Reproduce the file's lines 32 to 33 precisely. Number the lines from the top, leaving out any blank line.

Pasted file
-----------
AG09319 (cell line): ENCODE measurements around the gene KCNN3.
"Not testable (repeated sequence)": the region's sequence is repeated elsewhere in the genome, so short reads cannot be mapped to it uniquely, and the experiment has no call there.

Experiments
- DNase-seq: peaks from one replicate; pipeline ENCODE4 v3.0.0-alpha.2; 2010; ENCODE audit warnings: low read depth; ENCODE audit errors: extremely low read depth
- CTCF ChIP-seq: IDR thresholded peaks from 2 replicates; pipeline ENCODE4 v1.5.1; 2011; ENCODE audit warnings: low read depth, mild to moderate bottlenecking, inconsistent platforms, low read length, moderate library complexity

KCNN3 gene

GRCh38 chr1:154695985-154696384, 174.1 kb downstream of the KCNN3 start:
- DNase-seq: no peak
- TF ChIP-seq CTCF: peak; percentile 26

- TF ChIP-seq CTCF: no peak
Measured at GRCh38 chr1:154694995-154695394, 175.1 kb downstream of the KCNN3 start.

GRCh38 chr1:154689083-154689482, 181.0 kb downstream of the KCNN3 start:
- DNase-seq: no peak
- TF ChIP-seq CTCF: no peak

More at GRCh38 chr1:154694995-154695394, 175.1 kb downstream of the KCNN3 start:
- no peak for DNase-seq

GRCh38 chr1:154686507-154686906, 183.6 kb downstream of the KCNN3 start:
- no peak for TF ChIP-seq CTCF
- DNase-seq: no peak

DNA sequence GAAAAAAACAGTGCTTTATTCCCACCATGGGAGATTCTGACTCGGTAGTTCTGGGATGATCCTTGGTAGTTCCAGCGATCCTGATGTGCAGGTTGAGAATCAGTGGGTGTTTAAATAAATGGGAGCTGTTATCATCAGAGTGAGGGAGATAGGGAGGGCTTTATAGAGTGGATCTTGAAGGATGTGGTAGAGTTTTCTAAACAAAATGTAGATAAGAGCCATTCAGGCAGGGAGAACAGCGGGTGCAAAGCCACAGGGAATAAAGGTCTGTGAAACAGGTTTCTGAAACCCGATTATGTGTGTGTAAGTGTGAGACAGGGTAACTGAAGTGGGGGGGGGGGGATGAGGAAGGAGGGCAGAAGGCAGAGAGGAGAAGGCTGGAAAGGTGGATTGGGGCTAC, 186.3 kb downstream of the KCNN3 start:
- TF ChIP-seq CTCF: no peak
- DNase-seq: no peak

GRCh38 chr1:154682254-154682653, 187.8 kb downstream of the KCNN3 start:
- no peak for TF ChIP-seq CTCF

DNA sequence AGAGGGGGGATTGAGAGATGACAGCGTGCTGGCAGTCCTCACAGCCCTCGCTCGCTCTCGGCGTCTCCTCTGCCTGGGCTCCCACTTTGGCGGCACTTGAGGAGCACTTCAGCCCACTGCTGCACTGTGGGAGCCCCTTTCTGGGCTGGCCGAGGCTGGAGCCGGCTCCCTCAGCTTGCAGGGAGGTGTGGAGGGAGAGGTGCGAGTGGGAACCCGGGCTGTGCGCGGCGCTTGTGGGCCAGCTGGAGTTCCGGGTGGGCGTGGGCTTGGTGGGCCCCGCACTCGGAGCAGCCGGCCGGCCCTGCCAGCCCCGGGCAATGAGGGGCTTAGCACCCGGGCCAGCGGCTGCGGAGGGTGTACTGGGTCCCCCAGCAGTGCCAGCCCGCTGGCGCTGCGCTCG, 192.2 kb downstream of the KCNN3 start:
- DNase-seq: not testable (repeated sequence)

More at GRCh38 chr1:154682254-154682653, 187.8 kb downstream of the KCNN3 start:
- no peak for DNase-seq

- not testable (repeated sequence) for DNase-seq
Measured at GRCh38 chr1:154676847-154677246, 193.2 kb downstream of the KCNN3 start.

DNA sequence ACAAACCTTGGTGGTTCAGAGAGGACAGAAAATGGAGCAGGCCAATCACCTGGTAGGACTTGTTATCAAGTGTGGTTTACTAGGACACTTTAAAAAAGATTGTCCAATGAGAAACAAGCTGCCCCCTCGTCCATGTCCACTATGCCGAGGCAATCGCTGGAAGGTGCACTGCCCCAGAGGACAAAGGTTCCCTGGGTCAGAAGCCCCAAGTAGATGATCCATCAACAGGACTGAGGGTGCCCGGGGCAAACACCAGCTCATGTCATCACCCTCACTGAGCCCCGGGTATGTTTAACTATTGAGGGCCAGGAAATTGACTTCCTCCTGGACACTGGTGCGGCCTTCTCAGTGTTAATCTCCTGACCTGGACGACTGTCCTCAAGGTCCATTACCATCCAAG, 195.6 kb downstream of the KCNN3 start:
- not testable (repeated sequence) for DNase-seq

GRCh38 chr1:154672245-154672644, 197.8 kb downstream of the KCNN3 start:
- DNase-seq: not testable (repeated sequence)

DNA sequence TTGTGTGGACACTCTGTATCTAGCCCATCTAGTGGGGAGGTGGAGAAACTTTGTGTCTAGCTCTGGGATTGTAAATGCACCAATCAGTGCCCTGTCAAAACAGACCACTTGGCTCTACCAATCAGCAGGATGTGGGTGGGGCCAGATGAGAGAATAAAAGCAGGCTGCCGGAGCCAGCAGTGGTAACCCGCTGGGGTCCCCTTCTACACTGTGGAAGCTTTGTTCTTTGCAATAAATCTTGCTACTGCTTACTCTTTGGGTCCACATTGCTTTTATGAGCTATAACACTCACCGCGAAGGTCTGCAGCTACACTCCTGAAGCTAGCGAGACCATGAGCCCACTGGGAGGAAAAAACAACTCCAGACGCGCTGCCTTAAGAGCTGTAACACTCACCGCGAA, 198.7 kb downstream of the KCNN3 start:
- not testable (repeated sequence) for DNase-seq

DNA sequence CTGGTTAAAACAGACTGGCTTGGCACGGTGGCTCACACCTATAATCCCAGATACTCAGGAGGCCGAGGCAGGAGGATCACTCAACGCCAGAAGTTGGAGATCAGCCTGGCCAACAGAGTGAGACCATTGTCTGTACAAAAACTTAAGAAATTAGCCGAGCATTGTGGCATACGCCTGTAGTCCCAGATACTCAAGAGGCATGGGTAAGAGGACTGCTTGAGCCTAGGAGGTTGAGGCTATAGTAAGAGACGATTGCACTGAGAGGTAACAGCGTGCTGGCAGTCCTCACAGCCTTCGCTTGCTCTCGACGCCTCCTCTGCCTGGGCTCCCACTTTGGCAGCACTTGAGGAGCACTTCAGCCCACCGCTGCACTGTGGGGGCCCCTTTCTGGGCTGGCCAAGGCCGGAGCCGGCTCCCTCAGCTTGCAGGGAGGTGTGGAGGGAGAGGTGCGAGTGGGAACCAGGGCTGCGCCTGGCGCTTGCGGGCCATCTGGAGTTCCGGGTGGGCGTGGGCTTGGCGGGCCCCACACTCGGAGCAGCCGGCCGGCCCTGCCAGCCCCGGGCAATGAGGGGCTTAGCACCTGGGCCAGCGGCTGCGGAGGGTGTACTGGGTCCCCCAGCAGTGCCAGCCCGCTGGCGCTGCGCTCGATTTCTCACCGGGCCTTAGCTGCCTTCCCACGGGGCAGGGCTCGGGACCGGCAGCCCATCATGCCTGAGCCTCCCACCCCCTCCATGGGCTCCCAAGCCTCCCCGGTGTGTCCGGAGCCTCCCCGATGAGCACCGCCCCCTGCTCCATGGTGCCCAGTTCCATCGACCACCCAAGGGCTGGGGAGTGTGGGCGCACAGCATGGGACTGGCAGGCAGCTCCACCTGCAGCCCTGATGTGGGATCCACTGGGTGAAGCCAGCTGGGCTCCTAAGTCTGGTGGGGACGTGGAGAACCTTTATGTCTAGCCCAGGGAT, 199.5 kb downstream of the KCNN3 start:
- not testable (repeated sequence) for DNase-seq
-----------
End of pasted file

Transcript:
- not testable (repeated sequence) for DNase-seq

GRCh38 chr1:154672245-154672644, 197.8 kb downstream of the KCNN3 start: